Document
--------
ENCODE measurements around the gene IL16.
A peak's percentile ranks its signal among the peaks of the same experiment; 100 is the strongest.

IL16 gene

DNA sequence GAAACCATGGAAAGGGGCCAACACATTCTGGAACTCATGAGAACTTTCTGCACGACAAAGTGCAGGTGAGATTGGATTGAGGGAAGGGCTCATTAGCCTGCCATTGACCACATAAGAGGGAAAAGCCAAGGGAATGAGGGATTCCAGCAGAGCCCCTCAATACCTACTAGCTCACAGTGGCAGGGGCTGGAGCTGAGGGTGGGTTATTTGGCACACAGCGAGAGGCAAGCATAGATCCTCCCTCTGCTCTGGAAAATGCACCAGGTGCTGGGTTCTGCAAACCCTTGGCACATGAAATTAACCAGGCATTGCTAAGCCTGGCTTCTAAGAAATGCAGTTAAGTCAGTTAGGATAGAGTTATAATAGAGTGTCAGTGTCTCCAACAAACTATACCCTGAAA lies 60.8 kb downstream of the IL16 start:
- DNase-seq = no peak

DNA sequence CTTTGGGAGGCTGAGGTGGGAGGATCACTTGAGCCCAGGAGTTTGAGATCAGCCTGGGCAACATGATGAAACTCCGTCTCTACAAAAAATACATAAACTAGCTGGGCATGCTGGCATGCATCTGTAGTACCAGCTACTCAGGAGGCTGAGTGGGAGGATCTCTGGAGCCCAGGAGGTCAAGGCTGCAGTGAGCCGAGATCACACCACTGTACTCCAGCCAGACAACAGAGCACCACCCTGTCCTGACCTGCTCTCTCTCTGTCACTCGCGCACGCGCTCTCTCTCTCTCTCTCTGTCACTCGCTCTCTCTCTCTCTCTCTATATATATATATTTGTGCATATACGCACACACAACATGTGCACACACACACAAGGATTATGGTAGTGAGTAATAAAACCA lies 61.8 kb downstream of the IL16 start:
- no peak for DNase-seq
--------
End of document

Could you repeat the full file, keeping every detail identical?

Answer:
ENCODE measurements around the gene IL16.
A peak's percentile ranks its signal among the peaks of the same experiment; 100 is the strongest.

IL16 gene

DNA sequence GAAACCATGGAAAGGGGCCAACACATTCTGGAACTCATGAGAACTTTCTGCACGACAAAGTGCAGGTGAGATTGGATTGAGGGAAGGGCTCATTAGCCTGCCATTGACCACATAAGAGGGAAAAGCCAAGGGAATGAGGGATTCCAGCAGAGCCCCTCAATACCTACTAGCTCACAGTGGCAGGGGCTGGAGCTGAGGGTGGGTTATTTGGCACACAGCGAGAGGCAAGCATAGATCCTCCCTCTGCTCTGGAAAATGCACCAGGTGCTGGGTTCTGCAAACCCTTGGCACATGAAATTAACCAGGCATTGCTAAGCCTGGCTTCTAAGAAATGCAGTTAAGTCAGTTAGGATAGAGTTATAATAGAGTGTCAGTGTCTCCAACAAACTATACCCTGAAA lies 60.8 kb downstream of the IL16 start:
- DNase-seq = no peak

DNA sequence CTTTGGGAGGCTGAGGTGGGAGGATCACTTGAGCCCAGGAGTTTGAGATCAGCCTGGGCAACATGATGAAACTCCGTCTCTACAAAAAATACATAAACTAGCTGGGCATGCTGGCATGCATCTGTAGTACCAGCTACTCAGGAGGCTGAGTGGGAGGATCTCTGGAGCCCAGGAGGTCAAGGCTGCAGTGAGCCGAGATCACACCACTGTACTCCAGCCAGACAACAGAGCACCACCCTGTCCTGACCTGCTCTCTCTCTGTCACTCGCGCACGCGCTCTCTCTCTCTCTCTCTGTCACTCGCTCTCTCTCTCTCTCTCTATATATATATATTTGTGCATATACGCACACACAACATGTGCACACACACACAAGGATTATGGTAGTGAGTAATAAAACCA lies 61.8 kb downstream of the IL16 start:
- no peak for DNase-seq